The Hollies – 50 at Fifty (Parlophone) review
Better than the Beatles? At harmony, they were
Because they tackled mostly lighter material, the Hollies are rarely mentioned in the same breath with their British contemporaries like the Beatles & the Stones. Yet, the Hollies released an incredible amount of great material, as a brand-new box set, 50 at Fifty, proves.
The three-CD set kicks off with the band’s very first single, “(Ain’t That) Just Like Me,” which hit the Top 30 in the UK in 1963. That single sounds very much like the Beatles’ “I Saw Her Standing There,” as they hadn’t quite developed their own unique style. Their fourth single, “Just One Look,” a revamp of the Doris Troy classic, showcases the soaring, multi-layered harmonies that would become the band’s trademark (surprisingly, it was not a hit in the US). Other UK hits like the pounding “Here I Go Again,” or the dark, cascading “We’re Through,” may not be familiar to US listeners, but are fantastic nonetheless.
The jangly “Look Through Any Window” was the band’s first US Top 40 hit, while their cover of the Beatles’ album track “If I Needed Someone” has better harmonies than the Fab Four original. Their urgent cover of Evie Sands’ “I Can’t Let Go” should’ve been a bigger hit.
Finally the US public started paying attention with the effervescent “Bus Stop,” written by future 10cc member Graham Gouldman. Led by a strumming 12-string, acoustic guitar, the song still sounds fresh today. As the Sixties wore on, most bands began experimenting with deeper lyrics and psychedelic sounds, yet the Hollies chose to stick to their pop roots with carnivalesque songs like “Stop Stop Stop,” and “On a Carousel.” Ironically, one of their most psychedelic songs, “Dear Eloise,” is not included on this set, as it was not released as a single in the UK. The too-sugary for 1968 “Jennifer Eccles” singled the end of the original lineup of the band, with vocalist Graham Nash exiting, replaced by Terry Sylvester.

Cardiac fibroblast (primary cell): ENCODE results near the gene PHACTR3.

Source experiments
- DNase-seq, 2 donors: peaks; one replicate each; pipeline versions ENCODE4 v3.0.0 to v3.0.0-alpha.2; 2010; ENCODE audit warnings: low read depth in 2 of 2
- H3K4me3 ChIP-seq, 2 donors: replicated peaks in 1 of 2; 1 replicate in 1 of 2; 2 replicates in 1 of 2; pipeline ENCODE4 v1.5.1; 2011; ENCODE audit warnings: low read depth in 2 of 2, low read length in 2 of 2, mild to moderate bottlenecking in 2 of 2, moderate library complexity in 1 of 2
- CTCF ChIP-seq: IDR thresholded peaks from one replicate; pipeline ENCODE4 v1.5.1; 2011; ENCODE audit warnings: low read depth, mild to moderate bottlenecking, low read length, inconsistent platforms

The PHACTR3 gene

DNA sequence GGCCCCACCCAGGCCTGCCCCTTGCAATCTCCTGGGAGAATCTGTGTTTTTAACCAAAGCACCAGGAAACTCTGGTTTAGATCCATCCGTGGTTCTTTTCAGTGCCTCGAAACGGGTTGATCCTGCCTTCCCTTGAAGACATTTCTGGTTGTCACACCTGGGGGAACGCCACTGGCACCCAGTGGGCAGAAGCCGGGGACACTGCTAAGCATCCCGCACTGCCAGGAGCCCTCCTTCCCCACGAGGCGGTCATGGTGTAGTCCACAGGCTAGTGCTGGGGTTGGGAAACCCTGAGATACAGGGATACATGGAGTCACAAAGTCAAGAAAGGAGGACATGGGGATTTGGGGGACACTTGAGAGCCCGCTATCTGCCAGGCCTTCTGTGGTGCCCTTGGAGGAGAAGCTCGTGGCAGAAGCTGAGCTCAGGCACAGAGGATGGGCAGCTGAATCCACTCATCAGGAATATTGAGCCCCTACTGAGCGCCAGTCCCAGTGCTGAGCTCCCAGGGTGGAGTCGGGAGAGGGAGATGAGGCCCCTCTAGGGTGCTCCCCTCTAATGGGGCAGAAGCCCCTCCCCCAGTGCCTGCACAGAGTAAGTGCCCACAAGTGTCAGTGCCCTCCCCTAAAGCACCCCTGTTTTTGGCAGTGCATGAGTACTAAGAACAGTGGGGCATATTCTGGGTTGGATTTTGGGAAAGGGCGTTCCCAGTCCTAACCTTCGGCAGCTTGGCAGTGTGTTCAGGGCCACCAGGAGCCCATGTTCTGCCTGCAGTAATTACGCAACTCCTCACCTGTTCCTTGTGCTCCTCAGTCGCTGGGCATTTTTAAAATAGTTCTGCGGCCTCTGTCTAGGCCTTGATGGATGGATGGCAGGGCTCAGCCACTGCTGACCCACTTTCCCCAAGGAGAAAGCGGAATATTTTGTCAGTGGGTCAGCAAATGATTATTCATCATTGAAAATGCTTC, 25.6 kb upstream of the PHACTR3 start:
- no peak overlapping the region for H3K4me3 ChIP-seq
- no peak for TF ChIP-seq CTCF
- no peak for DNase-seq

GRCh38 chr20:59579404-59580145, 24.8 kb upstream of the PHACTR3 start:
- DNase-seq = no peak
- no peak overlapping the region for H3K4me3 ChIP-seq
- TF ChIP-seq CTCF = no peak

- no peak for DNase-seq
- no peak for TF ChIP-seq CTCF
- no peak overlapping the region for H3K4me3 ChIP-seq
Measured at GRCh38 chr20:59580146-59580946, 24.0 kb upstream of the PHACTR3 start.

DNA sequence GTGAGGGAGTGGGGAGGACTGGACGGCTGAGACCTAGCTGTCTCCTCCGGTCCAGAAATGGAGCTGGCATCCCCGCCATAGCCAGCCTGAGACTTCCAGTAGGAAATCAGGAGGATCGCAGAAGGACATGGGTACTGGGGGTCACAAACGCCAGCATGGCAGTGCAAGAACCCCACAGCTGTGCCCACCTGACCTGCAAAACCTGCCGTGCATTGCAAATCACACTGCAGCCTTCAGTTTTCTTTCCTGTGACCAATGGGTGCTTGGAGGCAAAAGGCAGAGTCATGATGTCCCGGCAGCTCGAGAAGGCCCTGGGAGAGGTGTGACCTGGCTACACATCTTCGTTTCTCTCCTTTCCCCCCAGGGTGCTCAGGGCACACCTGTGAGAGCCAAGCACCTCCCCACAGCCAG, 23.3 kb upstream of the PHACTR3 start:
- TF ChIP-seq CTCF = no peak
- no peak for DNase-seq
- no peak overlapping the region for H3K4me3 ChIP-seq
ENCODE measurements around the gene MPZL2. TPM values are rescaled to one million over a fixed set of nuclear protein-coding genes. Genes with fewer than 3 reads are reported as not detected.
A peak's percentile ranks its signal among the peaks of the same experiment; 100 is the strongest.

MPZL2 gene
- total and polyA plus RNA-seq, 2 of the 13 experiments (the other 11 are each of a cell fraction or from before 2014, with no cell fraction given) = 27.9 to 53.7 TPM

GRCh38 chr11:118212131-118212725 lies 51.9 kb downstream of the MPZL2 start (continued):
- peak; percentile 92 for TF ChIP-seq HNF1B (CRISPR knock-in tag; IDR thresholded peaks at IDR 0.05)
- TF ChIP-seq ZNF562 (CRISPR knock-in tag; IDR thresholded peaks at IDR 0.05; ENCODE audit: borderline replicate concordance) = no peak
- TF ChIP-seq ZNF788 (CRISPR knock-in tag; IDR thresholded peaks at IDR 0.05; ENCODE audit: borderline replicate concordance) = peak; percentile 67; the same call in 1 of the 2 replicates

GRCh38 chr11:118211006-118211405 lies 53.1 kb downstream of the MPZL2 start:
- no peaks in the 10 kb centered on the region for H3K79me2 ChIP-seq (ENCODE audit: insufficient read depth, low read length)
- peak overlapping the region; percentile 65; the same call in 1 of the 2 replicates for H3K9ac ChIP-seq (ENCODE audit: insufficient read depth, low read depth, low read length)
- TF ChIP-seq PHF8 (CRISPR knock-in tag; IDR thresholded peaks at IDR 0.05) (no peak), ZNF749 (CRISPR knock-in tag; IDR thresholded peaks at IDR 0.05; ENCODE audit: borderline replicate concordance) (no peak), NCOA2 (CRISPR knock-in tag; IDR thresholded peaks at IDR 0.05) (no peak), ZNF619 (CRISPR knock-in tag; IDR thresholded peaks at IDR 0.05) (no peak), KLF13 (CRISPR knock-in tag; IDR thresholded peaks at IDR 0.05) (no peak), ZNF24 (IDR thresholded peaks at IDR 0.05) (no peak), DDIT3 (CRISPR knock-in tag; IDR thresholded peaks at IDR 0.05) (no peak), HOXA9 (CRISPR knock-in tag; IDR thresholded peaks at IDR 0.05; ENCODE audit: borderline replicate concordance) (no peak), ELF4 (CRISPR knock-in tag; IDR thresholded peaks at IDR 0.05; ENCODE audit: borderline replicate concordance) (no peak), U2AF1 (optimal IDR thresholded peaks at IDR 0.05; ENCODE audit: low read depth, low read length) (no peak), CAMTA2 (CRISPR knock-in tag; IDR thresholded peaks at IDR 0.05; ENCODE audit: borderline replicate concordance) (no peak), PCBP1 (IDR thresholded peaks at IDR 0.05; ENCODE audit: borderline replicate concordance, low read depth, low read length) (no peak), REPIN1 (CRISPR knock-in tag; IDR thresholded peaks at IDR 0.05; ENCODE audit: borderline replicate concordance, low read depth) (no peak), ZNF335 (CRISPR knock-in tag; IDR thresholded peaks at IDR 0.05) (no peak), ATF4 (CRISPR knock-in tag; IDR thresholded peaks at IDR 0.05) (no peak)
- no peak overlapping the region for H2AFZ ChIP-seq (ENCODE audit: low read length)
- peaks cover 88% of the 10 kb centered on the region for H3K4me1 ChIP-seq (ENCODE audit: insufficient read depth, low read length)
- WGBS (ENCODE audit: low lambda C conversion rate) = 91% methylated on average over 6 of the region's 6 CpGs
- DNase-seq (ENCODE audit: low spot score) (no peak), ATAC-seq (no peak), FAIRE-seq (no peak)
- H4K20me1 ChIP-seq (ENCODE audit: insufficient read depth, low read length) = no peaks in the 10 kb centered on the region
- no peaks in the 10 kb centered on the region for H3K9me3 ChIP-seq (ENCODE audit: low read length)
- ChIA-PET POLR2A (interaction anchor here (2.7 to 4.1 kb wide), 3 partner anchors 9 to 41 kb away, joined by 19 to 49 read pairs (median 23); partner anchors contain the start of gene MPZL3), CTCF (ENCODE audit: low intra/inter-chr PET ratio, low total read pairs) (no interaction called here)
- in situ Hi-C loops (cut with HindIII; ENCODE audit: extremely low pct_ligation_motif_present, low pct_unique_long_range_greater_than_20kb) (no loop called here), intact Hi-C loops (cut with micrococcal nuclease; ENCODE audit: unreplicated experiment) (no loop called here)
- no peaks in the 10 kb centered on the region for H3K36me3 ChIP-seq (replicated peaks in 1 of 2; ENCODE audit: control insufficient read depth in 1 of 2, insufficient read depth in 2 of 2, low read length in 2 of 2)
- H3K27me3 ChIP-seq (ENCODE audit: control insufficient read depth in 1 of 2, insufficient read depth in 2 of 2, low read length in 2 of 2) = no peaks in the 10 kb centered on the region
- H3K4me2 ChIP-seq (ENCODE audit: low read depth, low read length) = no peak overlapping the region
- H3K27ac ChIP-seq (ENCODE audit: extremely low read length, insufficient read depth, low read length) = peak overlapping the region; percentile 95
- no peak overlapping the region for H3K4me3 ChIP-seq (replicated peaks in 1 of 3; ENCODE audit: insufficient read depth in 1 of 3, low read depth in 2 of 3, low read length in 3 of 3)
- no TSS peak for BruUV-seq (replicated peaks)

Yet, surprisingly the band bounced back, with the worldwide smash ballad, “He Ain’t Heavy, He’s My Brother,” which leads off disc two. There are some surprises here, like the folky “Gasoline Alley Bred,” and the surprisingly heavy “Hey Willy.” The CCR-inspired “Long Cool Woman” is a staple on US rock radio to this day, yet was not a big hit in their native UK. Also absent is the followup single, “Long Dark Road,” which was not released as a single in England. “The Air That I Breathe” was their final big hit, and it sounds fantastic in remastered form. “I’m Down” and “Lonely Hobo Lullaby” are two examples of songs that were not hits, but featured great singing.
The Hollies tried to take a Bruce Springsteen composition, “4th of July, Asbury Park (Sandy),” and turn it into a hit. It didn’t work, but another British Invasion band, Manfred Mann would take the Boss’ “Blinded By the Light” the following year and take it to #1. “Daddy Don’t Mind” is a surprisingly good latter-day rocker.
Their cover of the Supremes’ “Stop in the Name of Love” was an unlikely hit off their reunion album from 1983, and it actually holds together because of the fantastic harmonies. A newer, live version of “On a Carousel” actually takes the arrangement from the North Carolina band Glass Moon’s 1982 cover. The set does contain a brand new song, the sweeping “Skylarks.” Yet, since it doesn’t contain either original vocalist Graham Nash or Allan Clarke, it has little in common with the other songs on the album.
50 at Fifty does an excellent job of summing up the Hollies’ long career. No matter what era, one thing remains constant – fantastic harmonies. —Tony Peters